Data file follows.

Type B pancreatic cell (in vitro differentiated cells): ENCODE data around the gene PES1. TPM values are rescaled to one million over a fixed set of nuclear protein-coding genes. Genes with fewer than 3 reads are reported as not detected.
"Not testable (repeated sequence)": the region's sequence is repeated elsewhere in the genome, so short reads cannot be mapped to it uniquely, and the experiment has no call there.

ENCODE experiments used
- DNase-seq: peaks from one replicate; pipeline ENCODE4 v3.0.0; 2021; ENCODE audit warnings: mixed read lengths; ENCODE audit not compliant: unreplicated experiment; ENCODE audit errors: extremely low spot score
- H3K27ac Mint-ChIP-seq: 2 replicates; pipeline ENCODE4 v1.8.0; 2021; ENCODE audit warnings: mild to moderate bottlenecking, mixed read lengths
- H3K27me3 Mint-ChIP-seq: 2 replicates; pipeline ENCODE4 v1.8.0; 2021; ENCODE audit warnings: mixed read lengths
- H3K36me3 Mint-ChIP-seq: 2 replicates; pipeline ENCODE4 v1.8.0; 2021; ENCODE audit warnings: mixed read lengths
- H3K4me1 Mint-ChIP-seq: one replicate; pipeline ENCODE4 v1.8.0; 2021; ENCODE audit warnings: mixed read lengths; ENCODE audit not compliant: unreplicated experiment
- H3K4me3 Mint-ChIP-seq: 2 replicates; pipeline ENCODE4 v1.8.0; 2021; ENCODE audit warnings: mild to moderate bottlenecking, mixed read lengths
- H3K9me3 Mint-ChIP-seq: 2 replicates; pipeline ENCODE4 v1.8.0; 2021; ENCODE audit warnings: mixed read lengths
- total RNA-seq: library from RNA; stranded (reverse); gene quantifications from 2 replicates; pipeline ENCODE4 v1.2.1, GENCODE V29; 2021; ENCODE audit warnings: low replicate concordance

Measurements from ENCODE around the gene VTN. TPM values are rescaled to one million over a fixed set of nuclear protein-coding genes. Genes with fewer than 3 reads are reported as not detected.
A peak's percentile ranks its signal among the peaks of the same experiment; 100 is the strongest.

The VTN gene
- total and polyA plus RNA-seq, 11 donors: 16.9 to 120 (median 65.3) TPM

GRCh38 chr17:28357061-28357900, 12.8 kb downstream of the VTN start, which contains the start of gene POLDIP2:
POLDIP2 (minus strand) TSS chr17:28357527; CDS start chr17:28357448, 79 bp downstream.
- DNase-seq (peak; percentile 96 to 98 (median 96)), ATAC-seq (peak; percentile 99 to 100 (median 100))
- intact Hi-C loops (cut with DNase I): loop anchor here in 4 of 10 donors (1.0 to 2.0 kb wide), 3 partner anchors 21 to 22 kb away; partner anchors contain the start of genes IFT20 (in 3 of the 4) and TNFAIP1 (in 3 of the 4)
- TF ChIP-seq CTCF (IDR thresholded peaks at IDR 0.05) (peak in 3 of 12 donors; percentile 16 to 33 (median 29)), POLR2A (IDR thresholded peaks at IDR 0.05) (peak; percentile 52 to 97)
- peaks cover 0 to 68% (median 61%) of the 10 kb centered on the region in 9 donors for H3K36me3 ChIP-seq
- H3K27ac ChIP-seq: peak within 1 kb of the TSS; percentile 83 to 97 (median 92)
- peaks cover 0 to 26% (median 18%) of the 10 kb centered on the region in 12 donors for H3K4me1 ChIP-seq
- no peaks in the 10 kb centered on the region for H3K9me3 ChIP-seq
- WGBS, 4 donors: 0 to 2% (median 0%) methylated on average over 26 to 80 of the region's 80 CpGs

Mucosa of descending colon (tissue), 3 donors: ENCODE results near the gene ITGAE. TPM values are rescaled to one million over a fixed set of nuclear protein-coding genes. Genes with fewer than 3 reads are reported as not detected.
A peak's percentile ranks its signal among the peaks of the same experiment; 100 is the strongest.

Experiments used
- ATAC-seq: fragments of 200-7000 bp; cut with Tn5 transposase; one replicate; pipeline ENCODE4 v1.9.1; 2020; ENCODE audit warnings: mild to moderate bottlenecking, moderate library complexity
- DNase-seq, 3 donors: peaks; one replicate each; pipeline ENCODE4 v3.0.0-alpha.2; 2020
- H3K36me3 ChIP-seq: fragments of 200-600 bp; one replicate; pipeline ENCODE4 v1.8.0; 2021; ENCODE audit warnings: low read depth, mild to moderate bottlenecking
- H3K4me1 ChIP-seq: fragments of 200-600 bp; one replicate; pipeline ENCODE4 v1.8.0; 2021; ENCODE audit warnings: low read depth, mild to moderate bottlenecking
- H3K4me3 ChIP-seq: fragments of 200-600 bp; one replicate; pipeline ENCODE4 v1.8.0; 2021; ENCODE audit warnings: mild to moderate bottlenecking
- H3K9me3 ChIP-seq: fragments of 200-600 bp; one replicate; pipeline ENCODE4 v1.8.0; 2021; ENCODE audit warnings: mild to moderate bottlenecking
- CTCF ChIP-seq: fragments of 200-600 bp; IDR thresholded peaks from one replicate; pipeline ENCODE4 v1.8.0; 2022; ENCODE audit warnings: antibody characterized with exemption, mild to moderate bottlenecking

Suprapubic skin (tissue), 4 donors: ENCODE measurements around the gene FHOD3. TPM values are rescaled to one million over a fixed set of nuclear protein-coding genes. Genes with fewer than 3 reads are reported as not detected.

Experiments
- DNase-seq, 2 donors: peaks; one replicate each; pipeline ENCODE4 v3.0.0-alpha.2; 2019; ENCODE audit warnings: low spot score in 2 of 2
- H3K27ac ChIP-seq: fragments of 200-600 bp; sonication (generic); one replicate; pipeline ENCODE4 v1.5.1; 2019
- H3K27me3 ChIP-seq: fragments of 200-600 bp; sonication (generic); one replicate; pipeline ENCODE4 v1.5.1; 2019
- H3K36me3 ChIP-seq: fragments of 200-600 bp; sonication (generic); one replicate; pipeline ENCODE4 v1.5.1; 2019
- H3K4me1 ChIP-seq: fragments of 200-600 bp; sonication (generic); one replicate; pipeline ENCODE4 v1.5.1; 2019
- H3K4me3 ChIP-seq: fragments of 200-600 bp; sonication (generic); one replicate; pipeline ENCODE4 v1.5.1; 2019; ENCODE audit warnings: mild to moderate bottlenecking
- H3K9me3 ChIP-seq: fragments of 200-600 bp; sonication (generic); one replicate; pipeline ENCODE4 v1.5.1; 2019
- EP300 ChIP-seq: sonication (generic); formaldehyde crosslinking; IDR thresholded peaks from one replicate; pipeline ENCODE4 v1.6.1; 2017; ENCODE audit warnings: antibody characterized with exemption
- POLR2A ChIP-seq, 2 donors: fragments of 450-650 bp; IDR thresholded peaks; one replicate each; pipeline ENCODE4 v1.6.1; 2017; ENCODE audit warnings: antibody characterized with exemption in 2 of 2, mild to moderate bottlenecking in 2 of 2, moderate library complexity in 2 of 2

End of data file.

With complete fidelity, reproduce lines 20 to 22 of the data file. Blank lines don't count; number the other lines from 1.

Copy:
- TF ChIP-seq CTCF (IDR thresholded peaks at IDR 0.05) (peak in 3 of 12 donors; percentile 16 to 33 (median 29)), POLR2A (IDR thresholded peaks at IDR 0.05) (peak; percentile 52 to 97)
- peaks cover 0 to 68% (median 61%) of the 10 kb centered on the region in 9 donors for H3K36me3 ChIP-seq
- H3K27ac ChIP-seq: peak within 1 kb of the TSS; percentile 83 to 97 (median 92)